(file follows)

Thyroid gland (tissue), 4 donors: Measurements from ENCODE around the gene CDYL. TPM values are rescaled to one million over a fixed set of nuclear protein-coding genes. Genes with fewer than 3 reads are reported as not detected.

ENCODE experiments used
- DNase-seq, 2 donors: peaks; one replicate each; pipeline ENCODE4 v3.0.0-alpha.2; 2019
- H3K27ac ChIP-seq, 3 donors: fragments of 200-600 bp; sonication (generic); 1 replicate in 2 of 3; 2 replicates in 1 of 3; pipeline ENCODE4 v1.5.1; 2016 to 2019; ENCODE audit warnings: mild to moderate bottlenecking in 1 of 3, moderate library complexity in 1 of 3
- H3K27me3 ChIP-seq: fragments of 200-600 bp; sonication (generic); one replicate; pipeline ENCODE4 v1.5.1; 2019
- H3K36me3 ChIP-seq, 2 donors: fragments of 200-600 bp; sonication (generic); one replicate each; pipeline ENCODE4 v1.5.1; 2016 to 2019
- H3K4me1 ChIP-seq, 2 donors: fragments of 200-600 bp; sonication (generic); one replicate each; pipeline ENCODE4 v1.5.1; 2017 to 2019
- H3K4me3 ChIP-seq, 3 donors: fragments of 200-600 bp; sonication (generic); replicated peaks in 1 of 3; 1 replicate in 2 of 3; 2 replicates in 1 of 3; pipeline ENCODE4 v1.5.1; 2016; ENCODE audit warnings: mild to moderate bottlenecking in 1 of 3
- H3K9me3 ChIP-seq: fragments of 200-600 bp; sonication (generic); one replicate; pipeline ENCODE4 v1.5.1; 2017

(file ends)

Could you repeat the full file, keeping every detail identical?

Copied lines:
Thyroid gland (tissue), 4 donors: Measurements from ENCODE around the gene CDYL. TPM values are rescaled to one million over a fixed set of nuclear protein-coding genes. Genes with fewer than 3 reads are reported as not detected.

ENCODE experiments used
- DNase-seq, 2 donors: peaks; one replicate each; pipeline ENCODE4 v3.0.0-alpha.2; 2019
- H3K27ac ChIP-seq, 3 donors: fragments of 200-600 bp; sonication (generic); 1 replicate in 2 of 3; 2 replicates in 1 of 3; pipeline ENCODE4 v1.5.1; 2016 to 2019; ENCODE audit warnings: mild to moderate bottlenecking in 1 of 3, moderate library complexity in 1 of 3
- H3K27me3 ChIP-seq: fragments of 200-600 bp; sonication (generic); one replicate; pipeline ENCODE4 v1.5.1; 2019
- H3K36me3 ChIP-seq, 2 donors: fragments of 200-600 bp; sonication (generic); one replicate each; pipeline ENCODE4 v1.5.1; 2016 to 2019
- H3K4me1 ChIP-seq, 2 donors: fragments of 200-600 bp; sonication (generic); one replicate each; pipeline ENCODE4 v1.5.1; 2017 to 2019
- H3K4me3 ChIP-seq, 3 donors: fragments of 200-600 bp; sonication (generic); replicated peaks in 1 of 3; 1 replicate in 2 of 3; 2 replicates in 1 of 3; pipeline ENCODE4 v1.5.1; 2016; ENCODE audit warnings: mild to moderate bottlenecking in 1 of 3
- H3K9me3 ChIP-seq: fragments of 200-600 bp; sonication (generic); one replicate; pipeline ENCODE4 v1.5.1; 2017